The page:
China’s second-quarter economic growth slowed to its weakest pace in at least 27 years, in line with expectations, as demand at home and abroad cooled in the face of a bruising trade war with the United States.
The economy grew 6.2% in the second quarter from a year earlier, slower than 6.4% in the first quarter, the National Bureau of Statistics said on Monday.
Analysts polled by Reuters had expected the economy to have expanded 6.2%, which would be the slowest pace since the first quarter of 1992, the earliest quarterly data on record.
** Q2 GDP +6.2% y/y (f’cast +6.2%, prev +6.4%)
** Q2 GDP +1.6% q/q (f’cast +1.5%, prev +1.4%)
** June industrial output +6.3% y/y (f’cast +5.2%, prev +5.0%)
** June retail sales +9.8% y/y (f’cast +8.3%, prev +8.6%)
** Jan-June fixed asset investment +5.8% y/y (f’cast +5.5%, Jan-May +5.6%)
** China Jan-June property investment +10.9% y/y
STEVE COCHRANE, CHIEF APAC ECONOMIST, MOODY’S ANALYTICS, SINGAPORE
“It sounds like if retail sales are up as strong as they are, the domestic side has recovered a bit based on stimulus. So, it all may be temporary, especially if industrial production is only around 5%.
“Shifting the reserve requirement down would be an easy thing for the PBOC to do. The trick is to try to channel any additional liquidity towards small enterprises and the private sector where they can do the most good. That may be harder said than done. I also think we are in a wait-and-see mode if the United States and China will get back together again.”
“Our primary assumption for the second half is that the talks will resume. If they don’t, I would pull my growth forecasts for the second half down.”
AIDAN YAO, SENIOR ASIA EMERGING MARKETS ECONOMIST, AXA INVESTMENT MANAGERS, HONG KONG
“There’s a lot of talk about support for big item consumption but we haven’t seen that coming through and there’s been talk about RRR cuts and big monetary stimulus and we haven’t really seen any big bazooka being put out.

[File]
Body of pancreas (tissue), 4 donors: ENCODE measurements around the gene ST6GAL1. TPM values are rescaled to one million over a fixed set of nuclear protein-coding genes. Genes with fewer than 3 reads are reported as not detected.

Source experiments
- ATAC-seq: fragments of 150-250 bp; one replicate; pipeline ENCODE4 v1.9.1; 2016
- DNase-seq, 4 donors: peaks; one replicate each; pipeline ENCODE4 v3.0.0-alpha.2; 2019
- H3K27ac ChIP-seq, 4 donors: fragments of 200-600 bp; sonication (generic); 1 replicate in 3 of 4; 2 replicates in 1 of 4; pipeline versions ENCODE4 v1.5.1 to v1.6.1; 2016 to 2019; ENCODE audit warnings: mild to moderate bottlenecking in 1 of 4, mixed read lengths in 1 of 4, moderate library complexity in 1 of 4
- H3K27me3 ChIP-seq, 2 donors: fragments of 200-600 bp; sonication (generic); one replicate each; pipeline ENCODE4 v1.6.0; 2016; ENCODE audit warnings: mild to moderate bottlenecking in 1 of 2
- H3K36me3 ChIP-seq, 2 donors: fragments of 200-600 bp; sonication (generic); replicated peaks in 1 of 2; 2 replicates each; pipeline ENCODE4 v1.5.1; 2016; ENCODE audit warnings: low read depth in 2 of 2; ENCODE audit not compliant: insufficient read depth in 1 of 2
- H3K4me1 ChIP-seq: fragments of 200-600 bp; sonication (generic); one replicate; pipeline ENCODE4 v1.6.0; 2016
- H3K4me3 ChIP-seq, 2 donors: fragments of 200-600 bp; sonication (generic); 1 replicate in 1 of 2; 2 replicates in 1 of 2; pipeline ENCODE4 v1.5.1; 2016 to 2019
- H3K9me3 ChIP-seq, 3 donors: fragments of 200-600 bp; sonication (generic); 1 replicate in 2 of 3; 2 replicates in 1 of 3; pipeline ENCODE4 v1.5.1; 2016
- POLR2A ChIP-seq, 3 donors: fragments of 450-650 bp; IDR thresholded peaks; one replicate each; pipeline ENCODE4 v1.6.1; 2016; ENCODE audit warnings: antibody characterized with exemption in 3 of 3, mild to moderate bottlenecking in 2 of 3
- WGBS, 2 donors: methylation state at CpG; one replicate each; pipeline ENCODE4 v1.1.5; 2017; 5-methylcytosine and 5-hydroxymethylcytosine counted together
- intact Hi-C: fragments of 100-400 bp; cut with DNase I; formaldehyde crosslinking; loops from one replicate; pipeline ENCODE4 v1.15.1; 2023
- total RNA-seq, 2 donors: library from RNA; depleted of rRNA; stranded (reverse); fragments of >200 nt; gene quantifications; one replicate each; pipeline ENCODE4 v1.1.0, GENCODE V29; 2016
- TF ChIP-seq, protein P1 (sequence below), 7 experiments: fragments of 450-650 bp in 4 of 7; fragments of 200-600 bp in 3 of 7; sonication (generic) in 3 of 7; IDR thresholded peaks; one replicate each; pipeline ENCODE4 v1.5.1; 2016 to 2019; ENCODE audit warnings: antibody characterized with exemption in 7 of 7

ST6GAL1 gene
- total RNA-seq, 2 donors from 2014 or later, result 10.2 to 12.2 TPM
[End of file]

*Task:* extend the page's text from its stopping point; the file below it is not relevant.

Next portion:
“They are behaving a lot more cautiously. We do expect more measures to be rolled out. They’ve certainly done a lot more (liquidity management) over the last few weeks.
“If push comes to shove they have more scope to cut taxes and fees... and they could fulfil market speculation of another round of auto subsidies to boost consumption.
“Fiscal policy is likely to be in the driving seat and monetary policy will act in a supportive role in the coming months.
“Cutting the benchmark deposit and lending rates — the likelihood is very low. It’s more possible (that) they twist the market-oriented rates — cutting the interest rates of all those liquidity facilities also sends an important signal to the market.”
BEN JARMAN, ECONOMIST, JPMORGAN CHASE, SYDNEY
“These are generally stronger numbers than we had thought. We are seeing a broad upside surprise.”
“Policy in China is working under constraints at the moment as they are trying to achieve multiple objectives. They want to support growth via infrastructure and consumer spending, but they are also careful not to re-ignite a housing bubble. So to that extent, it means the pressure is off in the near term to do more on policy.”
- China’s economy has been slowing since last year as the trade war with the United States took a toll on factory activity, exports and domestic demand, suggesting that a spate of stimulus measures - including tax cuts and easier lending rules - have yet to have a notable effect on overall growth.
- Washington sharply raised tariffs on $200 billion of Chinese goods in May, increasing the strain on a struggling manufacturing sector and threatening to crush already-thin profit margins.
- Though both sides agreed in late June to resume negotiations, and Washington said it would hold off on additional levies, existing tariffs remain in place.
- No time frame has been set for the new round of trade talks, and Beijing and Washington remain at odds over significant issues.
- The government has been leaning more on fiscal stimulus to underpin growth this year, announcing massive tax cuts worth nearly 2 trillion yuan ($291 billion) and a quota of 2.15 trillion yuan for special bond issuance by local governments.
- The People’s Bank of China (PBOC) has slashed banks’ reserve requirement ratio (RRR) six times since early 2018 to turn around soft credit growth. It has also injected large amounts of liquidity into the financial system and guided short-term interest rates lower.
- But the economy has been slow to respond, and investors fear a longer and costlier trade war between the world’s two largest economies could trigger a global recession.
- Markets are eagerly waiting to see whether the PBOC will follow policy moves by the U.S. Federal Reserve, which is widely expected to cut rates at its meeting at the end of this month.
- China’s economic growth is expected to cool to 6.2% this year, a 29-year low, according to a Reuters poll. The economy grew 6.6% last year.